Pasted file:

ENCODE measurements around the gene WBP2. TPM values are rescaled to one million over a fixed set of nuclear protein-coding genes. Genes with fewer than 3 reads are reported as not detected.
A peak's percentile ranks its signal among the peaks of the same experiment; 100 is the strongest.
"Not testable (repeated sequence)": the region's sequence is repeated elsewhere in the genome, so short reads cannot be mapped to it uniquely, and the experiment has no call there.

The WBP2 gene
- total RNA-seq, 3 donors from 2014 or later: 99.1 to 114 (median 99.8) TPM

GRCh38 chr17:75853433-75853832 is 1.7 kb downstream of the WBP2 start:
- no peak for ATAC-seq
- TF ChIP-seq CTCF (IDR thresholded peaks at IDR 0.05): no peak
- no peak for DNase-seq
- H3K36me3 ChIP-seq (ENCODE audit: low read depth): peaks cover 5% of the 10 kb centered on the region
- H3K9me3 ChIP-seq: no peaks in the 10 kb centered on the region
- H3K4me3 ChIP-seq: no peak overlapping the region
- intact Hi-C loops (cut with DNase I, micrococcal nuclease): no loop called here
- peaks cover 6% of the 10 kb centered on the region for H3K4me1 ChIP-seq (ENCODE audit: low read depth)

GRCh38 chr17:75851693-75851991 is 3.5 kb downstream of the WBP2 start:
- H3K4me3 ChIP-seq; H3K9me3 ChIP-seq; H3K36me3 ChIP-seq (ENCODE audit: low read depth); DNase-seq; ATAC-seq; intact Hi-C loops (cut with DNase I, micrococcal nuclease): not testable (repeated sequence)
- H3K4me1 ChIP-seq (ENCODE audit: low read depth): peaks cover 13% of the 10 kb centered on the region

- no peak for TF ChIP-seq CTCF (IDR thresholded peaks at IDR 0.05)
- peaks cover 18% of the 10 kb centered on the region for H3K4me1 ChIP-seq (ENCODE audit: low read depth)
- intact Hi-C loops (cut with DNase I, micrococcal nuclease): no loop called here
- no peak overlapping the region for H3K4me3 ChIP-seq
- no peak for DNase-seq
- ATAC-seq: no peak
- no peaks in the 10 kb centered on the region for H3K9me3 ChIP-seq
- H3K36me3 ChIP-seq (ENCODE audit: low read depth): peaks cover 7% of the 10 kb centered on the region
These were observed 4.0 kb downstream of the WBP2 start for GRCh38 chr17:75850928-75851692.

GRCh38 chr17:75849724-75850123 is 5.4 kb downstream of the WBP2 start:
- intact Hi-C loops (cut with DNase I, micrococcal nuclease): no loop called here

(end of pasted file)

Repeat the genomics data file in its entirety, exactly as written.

ENCODE measurements around the gene WBP2. TPM values are rescaled to one million over a fixed set of nuclear protein-coding genes. Genes with fewer than 3 reads are reported as not detected.
A peak's percentile ranks its signal among the peaks of the same experiment; 100 is the strongest.
"Not testable (repeated sequence)": the region's sequence is repeated elsewhere in the genome, so short reads cannot be mapped to it uniquely, and the experiment has no call there.

The WBP2 gene
- total RNA-seq, 3 donors from 2014 or later: 99.1 to 114 (median 99.8) TPM

GRCh38 chr17:75853433-75853832 is 1.7 kb downstream of the WBP2 start:
- no peak for ATAC-seq
- TF ChIP-seq CTCF (IDR thresholded peaks at IDR 0.05): no peak
- no peak for DNase-seq
- H3K36me3 ChIP-seq (ENCODE audit: low read depth): peaks cover 5% of the 10 kb centered on the region
- H3K9me3 ChIP-seq: no peaks in the 10 kb centered on the region
- H3K4me3 ChIP-seq: no peak overlapping the region
- intact Hi-C loops (cut with DNase I, micrococcal nuclease): no loop called here
- peaks cover 6% of the 10 kb centered on the region for H3K4me1 ChIP-seq (ENCODE audit: low read depth)

GRCh38 chr17:75851693-75851991 is 3.5 kb downstream of the WBP2 start:
- H3K4me3 ChIP-seq; H3K9me3 ChIP-seq; H3K36me3 ChIP-seq (ENCODE audit: low read depth); DNase-seq; ATAC-seq; intact Hi-C loops (cut with DNase I, micrococcal nuclease): not testable (repeated sequence)
- H3K4me1 ChIP-seq (ENCODE audit: low read depth): peaks cover 13% of the 10 kb centered on the region

- no peak for TF ChIP-seq CTCF (IDR thresholded peaks at IDR 0.05)
- peaks cover 18% of the 10 kb centered on the region for H3K4me1 ChIP-seq (ENCODE audit: low read depth)
- intact Hi-C loops (cut with DNase I, micrococcal nuclease): no loop called here
- no peak overlapping the region for H3K4me3 ChIP-seq
- no peak for DNase-seq
- ATAC-seq: no peak
- no peaks in the 10 kb centered on the region for H3K9me3 ChIP-seq
- H3K36me3 ChIP-seq (ENCODE audit: low read depth): peaks cover 7% of the 10 kb centered on the region
These were observed 4.0 kb downstream of the WBP2 start for GRCh38 chr17:75850928-75851692.

GRCh38 chr17:75849724-75850123 is 5.4 kb downstream of the WBP2 start:
- intact Hi-C loops (cut with DNase I, micrococcal nuclease): no loop called here